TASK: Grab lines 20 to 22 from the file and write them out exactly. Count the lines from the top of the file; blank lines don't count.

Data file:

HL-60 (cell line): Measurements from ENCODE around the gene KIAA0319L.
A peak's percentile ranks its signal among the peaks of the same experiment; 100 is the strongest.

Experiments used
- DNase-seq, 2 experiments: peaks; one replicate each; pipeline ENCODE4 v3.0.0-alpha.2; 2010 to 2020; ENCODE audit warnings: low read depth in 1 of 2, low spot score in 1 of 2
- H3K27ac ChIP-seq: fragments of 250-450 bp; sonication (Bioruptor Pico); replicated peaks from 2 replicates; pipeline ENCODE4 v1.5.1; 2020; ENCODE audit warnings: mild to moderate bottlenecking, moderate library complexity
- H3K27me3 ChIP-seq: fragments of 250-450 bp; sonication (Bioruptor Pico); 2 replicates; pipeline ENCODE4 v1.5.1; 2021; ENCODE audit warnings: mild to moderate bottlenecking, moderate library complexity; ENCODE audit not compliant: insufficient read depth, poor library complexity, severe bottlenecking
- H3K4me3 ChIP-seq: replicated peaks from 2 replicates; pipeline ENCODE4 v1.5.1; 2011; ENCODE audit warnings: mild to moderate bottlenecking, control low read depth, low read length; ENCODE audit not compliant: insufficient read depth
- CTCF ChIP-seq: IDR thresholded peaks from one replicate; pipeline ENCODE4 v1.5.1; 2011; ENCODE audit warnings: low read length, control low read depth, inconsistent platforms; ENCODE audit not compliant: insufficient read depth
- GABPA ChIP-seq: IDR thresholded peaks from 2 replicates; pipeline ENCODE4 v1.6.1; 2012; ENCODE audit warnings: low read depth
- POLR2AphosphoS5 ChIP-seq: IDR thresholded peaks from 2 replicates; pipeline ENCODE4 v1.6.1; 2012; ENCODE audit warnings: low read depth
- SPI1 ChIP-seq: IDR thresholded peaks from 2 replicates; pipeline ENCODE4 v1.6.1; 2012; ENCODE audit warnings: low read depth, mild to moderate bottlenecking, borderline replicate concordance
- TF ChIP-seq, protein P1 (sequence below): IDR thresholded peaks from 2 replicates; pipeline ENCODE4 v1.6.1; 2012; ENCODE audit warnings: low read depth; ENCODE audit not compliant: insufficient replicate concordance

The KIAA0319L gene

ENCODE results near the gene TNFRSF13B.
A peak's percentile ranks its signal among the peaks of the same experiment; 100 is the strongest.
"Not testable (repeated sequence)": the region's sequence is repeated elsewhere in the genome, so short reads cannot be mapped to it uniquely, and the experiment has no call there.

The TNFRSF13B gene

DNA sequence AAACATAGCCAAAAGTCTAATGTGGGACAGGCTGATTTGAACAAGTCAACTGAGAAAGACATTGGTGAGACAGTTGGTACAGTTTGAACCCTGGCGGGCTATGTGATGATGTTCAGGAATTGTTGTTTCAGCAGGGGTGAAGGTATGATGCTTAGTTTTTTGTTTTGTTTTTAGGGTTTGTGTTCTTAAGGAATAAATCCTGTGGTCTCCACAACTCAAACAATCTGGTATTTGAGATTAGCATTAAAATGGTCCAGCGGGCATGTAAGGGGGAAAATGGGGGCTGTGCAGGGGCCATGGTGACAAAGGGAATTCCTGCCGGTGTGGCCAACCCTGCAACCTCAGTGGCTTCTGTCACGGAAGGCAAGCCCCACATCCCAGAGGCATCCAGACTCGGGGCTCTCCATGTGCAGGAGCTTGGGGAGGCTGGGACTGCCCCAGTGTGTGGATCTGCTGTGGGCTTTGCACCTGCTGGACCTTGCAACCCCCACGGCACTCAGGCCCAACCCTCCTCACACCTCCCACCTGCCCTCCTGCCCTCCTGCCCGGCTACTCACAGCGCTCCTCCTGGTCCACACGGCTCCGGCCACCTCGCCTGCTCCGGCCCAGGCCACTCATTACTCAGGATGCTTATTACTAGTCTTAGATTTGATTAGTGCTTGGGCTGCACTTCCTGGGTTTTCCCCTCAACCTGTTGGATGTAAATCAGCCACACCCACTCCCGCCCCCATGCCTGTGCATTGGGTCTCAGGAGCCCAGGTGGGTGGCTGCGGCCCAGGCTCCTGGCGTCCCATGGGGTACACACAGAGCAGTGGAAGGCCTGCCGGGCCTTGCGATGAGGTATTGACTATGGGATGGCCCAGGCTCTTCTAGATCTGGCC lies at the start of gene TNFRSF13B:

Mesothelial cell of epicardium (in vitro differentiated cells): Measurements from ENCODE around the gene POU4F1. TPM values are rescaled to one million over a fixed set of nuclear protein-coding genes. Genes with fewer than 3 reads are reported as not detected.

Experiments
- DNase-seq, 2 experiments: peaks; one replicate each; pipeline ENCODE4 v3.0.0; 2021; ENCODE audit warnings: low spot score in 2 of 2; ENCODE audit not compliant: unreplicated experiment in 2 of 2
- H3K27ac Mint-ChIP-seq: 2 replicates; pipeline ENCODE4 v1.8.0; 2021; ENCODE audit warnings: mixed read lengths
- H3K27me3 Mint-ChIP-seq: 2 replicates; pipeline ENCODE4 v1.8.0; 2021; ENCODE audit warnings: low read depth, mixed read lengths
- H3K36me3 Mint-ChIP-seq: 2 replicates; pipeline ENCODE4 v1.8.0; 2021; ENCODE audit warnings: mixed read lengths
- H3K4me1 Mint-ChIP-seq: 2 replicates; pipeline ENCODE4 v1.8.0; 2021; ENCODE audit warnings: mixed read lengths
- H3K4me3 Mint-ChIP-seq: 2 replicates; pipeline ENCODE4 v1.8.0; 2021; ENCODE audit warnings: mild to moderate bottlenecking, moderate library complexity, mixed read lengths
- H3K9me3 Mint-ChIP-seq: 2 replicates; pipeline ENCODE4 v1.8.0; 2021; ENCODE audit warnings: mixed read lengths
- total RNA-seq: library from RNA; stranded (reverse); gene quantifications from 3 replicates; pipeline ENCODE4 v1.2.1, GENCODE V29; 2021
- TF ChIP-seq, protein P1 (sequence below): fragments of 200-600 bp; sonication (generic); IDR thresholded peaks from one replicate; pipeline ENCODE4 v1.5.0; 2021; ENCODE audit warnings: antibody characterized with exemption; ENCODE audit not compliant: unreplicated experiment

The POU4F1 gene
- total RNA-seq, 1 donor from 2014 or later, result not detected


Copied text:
Experiments
- DNase-seq, 2 experiments: peaks; one replicate each; pipeline ENCODE4 v3.0.0; 2021; ENCODE audit warnings: low spot score in 2 of 2; ENCODE audit not compliant: unreplicated experiment in 2 of 2
- H3K27ac Mint-ChIP-seq: 2 replicates; pipeline ENCODE4 v1.8.0; 2021; ENCODE audit warnings: mixed read lengths